This proposal explores a possible way for women in the Korean Presbyterian Church to live a more authentic Christian life, by redefining their traditional understanding of self-sacrifice. At the same time, this proposal explores the effective role of discernment in Ignatian spirituality as a meeting place of self-fulfillment and self-sacrifice in the religious life of Korean women. In the context of such discernment, I will argue that in order to give oneself authentically, one needs to go through a process of self-differentiation from fused relationship, as Robert Kegan understands the dynamic in this developmental psychology. Yet, the goal is not to isolate or totally disengage oneself, but to relate to others genuinely. From this view, the negation and underdevelopment of self in Christian Korean women, which are caused by distorted socio-religious contexts, will be reviewed and reconsidered.
Framing Zeus’s Daughters: From Frankenstein’s Bride to Dr. Aki Ross, the Female Symbolic in Three Male Creation Stories
Janet Helen Tulloch, Carleton University
This paper discusses the evolution of the female symbolic in three films which present male creation stories: 1) "the Bride" in The Bride of Frankenstein (1935), Dir. James Whale; 2) "Rachel", the advanced replicant in Blade Runner (1982), Dir. Ridley Scott; 3) "Dr. Aki Ross" in Final Fantasy: The Spirits Within (2001), Dir. Hironobu Sakaguchi. Within a masculinist text the female symbolic, as manifested by these female cyborgs, is thought to be created primarily for the male gaze, passive not active, and unable to think for itself. An examination of the female characters in these films would suggest otherwise. These "daddy’s girls" prove to be resistant subjects within an overheated patriarchy, either by subverting the desire of their male creators or, as with Dr. Ross, saving the planet through the spiritual power of female-Gaia energy.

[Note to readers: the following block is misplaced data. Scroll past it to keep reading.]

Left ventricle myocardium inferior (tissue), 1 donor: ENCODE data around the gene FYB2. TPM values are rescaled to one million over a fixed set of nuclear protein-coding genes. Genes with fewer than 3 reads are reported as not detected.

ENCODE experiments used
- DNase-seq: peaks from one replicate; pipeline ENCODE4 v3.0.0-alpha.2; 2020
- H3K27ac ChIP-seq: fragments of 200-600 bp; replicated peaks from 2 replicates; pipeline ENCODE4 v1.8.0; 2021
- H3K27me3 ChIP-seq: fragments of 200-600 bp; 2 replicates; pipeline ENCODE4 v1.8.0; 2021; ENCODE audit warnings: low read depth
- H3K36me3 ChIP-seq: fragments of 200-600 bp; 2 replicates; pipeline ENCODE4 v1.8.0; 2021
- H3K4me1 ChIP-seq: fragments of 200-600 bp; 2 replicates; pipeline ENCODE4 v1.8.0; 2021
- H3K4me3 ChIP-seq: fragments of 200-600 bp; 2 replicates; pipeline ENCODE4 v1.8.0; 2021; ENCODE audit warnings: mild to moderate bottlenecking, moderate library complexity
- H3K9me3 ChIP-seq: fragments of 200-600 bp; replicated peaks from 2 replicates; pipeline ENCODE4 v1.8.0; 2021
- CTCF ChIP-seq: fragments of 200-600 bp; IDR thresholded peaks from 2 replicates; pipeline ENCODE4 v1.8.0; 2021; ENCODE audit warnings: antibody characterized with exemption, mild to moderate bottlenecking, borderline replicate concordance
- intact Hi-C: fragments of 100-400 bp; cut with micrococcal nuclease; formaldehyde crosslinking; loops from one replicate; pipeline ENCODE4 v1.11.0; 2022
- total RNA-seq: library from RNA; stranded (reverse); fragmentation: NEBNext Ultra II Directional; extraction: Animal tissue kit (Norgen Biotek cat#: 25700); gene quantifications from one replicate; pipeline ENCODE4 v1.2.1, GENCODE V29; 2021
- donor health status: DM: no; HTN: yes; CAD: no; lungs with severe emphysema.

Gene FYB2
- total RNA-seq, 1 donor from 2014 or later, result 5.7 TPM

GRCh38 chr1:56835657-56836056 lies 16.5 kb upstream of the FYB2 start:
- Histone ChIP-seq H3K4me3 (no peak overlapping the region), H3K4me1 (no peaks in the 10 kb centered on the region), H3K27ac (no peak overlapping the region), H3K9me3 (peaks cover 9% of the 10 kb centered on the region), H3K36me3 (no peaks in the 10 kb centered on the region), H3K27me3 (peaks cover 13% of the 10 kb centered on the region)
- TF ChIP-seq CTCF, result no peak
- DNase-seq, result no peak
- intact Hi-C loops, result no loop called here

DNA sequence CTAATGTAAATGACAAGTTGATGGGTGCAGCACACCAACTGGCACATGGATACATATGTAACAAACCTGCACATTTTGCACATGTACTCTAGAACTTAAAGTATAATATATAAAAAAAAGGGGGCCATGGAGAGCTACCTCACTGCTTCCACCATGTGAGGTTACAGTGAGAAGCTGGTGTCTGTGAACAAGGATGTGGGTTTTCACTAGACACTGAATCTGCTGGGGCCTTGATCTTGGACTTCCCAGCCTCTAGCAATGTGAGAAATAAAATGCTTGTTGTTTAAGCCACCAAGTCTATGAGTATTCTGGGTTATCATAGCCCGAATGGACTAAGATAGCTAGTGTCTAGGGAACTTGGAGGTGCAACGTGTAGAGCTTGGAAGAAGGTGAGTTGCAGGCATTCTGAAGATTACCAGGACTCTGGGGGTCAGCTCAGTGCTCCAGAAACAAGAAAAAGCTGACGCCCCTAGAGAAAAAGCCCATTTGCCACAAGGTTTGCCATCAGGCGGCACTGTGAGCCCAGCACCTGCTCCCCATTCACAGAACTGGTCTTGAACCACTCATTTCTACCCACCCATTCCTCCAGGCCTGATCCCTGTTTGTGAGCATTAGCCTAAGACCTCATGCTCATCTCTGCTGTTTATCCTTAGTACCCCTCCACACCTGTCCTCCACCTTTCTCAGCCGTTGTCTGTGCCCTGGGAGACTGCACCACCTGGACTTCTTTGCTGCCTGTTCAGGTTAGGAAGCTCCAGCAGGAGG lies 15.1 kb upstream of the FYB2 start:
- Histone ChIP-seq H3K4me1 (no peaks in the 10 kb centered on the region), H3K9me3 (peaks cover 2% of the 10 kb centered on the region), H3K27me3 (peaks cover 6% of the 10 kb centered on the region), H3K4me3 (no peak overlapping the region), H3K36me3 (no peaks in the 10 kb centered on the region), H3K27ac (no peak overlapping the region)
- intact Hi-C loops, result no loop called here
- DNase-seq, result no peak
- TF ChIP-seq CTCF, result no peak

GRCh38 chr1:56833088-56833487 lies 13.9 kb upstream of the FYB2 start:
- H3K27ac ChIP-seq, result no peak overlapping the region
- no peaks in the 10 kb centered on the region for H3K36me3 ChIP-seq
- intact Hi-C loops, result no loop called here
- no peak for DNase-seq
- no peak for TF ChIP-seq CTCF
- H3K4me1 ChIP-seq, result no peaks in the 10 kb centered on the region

The Vertigo of the Image
Gerard Loughlin, University of Newcastle
Starting with a discussion of Nolan’s film Memento, this paper explores the structure of desire as constituted through the distance that appears in the most intimate relationships, a vertiginous depth. The paper explores the parallels between cinematic and religious images (icons), discerning a structure of withdrawing in both, that attracts the gaze of the viewer. However, only the icon - viewed in an economy of devout looking - offers true distance, because imaging distance itself, that alone draws the viewer beyond melancholy for what is unobtainable. This economy of looking/desiring is that of the Christian Trinity, when the believer/viewer participates in the Spirit and desires/sees the Son, in whom the Father withdraws. When the disciple looks on the face of the Lord she is attracted by the utter distance of the divine glory, as is the lover when she be/holds her beloved, who is never her possession, but always another.
Bewitching the Box Office: Harry Potter and Religious Controversy
Rachel Wagner, University of Iowa